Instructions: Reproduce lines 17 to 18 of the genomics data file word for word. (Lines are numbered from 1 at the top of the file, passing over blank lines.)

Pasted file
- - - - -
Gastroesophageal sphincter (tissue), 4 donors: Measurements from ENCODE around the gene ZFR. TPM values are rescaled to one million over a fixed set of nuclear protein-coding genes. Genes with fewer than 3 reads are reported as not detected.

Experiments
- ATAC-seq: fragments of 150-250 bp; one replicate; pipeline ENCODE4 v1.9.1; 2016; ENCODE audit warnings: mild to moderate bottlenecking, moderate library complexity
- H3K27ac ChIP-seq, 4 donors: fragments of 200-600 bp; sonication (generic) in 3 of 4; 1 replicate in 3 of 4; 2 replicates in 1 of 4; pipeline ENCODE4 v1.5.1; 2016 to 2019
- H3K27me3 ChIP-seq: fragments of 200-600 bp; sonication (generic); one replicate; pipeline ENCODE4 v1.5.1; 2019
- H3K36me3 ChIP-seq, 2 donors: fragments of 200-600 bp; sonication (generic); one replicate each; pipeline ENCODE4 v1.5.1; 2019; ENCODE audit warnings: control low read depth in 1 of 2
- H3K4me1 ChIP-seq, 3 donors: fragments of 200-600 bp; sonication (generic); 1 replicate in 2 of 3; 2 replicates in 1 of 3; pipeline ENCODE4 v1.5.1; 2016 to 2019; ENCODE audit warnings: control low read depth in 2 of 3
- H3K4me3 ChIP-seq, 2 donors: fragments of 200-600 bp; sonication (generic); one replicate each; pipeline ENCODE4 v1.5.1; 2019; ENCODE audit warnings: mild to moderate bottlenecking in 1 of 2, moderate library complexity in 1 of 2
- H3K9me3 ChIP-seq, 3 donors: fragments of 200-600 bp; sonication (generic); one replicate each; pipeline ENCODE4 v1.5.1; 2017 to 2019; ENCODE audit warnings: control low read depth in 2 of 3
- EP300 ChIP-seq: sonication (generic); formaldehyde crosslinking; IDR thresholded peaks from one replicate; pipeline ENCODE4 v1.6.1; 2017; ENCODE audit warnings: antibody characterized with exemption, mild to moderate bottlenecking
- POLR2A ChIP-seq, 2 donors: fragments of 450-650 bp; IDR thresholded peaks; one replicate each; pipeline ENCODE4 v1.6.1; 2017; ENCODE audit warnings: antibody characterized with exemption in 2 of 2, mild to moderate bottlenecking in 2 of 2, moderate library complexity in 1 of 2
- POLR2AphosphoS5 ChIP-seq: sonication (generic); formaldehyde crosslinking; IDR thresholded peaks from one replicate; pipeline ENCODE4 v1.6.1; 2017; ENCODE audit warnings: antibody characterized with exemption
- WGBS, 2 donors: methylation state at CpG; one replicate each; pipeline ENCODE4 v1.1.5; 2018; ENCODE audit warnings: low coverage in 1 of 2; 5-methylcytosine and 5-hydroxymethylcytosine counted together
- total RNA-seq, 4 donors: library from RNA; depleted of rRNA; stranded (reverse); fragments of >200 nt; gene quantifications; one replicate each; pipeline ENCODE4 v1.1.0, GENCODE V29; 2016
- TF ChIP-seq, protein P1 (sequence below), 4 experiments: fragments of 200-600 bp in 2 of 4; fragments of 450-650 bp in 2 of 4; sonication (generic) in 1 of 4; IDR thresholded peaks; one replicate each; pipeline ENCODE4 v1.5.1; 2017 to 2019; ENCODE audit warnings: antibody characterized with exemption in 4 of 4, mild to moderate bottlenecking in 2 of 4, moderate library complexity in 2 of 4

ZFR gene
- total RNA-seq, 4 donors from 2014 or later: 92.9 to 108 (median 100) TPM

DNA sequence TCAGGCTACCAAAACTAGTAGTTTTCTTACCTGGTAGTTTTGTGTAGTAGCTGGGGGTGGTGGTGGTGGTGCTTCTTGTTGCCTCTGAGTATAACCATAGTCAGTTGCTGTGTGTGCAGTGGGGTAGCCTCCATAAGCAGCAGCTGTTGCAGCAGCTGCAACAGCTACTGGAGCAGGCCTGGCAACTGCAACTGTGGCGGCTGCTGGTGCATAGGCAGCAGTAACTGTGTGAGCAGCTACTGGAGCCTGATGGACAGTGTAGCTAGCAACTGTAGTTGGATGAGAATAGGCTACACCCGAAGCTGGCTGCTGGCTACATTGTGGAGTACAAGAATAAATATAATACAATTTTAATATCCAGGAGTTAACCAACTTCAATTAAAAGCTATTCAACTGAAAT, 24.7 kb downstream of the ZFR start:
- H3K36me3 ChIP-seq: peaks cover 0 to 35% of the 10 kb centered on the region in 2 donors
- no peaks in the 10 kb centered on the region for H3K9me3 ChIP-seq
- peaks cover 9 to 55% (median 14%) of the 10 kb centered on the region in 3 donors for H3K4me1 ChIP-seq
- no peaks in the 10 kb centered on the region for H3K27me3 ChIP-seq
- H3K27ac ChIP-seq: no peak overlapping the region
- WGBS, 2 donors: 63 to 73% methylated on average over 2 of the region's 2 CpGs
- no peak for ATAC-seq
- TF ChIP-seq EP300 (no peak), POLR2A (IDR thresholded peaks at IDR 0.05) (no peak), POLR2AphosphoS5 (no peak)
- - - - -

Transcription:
- total RNA-seq, 4 donors from 2014 or later: 92.9 to 108 (median 100) TPM

DNA sequence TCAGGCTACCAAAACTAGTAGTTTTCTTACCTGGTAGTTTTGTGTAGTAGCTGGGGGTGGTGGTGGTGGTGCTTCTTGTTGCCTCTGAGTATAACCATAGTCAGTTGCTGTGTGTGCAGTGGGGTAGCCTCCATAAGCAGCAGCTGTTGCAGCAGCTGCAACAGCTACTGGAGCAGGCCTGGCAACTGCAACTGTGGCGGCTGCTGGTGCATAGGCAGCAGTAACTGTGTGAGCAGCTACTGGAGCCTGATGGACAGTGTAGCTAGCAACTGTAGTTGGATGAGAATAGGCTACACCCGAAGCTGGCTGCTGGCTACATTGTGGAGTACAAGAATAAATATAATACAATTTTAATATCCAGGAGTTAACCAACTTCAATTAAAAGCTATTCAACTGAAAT, 24.7 kb downstream of the ZFR start: